I recently saw a t-shirt that made me smile. It said, “Sometimes I do such a big eye roll that I see my own brain.” You might have had a similar response when you read the title of this post. Really? RV life and shoes? If you thought that, then you’ll be especially surprised to learn that discussions about RV life and shoes is one I’ve had multiple times with other RVers. Should you take them off before getting in? Do you leave them at the door? And, most of all, how do you find a perfect place for them. The latter problem is real. The problem is, like so many others, a problem of space.
I want start with a few tips about RV life and shoes, then move on to share a few creative ways to deal with where to put shoes. These are mostly ideas I’ve gotten from others and not ones I’ve tried out myself. But hopefully they will get your creative juices flowing, help you to think outside the box so you find the perfect place for shoes in your own small space.
Tips for RV Life and Shoes
Tip #1: Before starting RV life, downsize, downsize, downsize. The greatest tips in the world won’t do you a bit of good if you simply have too many shoes for RV life. This means getting down to the bare minimum and being realistic about what you’ll need.
Most people allow four to six pair of shoes per person. Even that sounds like a lot but I count everything including slippers and slip-ons for fast dog walks or a run to the laundry room. Add a couple pair of sneakers and sandals. And you’re done.
I have four pair inside my rig—slippers, Crocs, flip flops and a pair of my favorite brand (Brooks Ariel) of sneakers. However, in all fairness, I must add that these are not my only shoes in RV life. I have extra sneakers still in their boxes in my van as I stocked up before hitting the road, since I knew I might have trouble justifying $150 sneakers once on the road, on a budget. I bought enough to last for several years, switching them out every six to twelve months depending on usage. In the van, I also have a pair of hiking boots, a pair of rain boots and a storage bin of sandals.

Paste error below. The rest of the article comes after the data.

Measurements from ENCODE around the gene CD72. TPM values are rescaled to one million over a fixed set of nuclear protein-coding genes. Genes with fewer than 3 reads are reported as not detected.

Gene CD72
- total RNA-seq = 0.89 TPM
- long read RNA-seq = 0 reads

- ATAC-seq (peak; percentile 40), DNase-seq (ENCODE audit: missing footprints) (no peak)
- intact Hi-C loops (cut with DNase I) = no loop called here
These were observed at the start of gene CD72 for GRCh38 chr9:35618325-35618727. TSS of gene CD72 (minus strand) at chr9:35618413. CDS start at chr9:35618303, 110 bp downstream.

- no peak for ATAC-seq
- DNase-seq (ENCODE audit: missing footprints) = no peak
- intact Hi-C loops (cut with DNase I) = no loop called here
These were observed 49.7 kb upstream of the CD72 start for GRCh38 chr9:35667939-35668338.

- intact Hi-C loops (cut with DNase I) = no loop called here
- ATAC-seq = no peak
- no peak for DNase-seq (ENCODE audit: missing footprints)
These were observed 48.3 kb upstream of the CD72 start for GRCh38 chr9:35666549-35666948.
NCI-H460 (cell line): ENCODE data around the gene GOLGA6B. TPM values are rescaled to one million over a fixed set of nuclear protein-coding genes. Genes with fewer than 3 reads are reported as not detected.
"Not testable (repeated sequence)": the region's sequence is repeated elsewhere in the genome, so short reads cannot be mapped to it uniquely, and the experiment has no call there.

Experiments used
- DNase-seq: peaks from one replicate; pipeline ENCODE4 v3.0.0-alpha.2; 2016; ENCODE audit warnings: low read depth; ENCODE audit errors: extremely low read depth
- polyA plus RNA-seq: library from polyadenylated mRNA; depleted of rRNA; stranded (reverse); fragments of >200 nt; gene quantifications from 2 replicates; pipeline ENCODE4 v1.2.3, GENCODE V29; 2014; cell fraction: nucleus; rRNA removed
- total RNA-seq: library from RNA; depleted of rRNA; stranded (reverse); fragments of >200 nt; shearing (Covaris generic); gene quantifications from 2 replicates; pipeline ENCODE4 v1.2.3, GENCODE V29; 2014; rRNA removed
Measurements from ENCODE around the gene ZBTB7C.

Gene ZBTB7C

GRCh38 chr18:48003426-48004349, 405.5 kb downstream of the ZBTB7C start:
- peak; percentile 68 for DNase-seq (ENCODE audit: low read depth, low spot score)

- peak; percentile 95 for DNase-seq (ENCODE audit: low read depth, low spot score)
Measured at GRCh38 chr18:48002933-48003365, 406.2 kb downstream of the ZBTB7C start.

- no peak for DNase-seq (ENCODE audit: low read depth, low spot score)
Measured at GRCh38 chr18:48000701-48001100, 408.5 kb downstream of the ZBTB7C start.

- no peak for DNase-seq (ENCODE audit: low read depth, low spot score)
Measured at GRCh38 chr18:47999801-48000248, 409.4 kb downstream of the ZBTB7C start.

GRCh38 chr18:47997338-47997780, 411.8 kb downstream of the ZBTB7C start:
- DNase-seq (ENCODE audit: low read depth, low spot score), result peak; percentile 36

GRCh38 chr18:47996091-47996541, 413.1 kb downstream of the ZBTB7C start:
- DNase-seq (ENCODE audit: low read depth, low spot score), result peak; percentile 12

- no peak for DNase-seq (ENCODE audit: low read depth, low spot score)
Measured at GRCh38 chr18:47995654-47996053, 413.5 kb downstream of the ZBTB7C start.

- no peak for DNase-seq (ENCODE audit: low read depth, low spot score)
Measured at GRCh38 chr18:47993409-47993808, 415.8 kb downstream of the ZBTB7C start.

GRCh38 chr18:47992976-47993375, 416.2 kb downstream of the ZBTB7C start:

Tip #2: Do everything you can to not drag in dirt, leaves, sand, etc. on the bottom or your shoes into the rig. Obviously, this really isn’t about the shoes themselves and much more about keeping the rig clean. But you’d be surprised how annoyed you can get at your own shoes when you are constantly cleaning up behind them. However, if you have pets, taking your shoes off when entering is for naught because those scalawags will manage to drag in everything on their little paws.
Even so, here are a few ideas on that topic you can try:
- Carpet your RV’s steps so you can wipe your feet on the way in. Don’t have carpet on your RV steps? I just happened to have written a post on the subject. It was my first DIY RV project.
- I know many RVers who leave a boot scrapper outside their RV front door. It’s the much tougher, more serious version of carpet. And every time I see one, I’m transported back to the 200-year-old boot scrapper I saw (and couldn’t figure out what it was until I read the information plaque) at the Hermitage, President Andrew Jackson’s estate in Tennessee.
Creative Solutions for Shoes Storage
In my tiny trailer, when you go in the door it’s almost like a mini-hallway. And, by that, I mean there is no open space upon entry. Walls are on both sides. You might remember the photo of my entryway from the post on finding a place for the kitty litter box since that’s where the kitty box lived for a long time.
However, that isn’t the case with most rigs. Many open into the living room. Therefore, many people choose to place something inside the door for shoes. I’ve seen small shoe racks or shoe stations, just like you’d have in your house. I’ve also seen RVers use a box or a bin (either plastic or collapsible fabric) where you just toss the shoes in.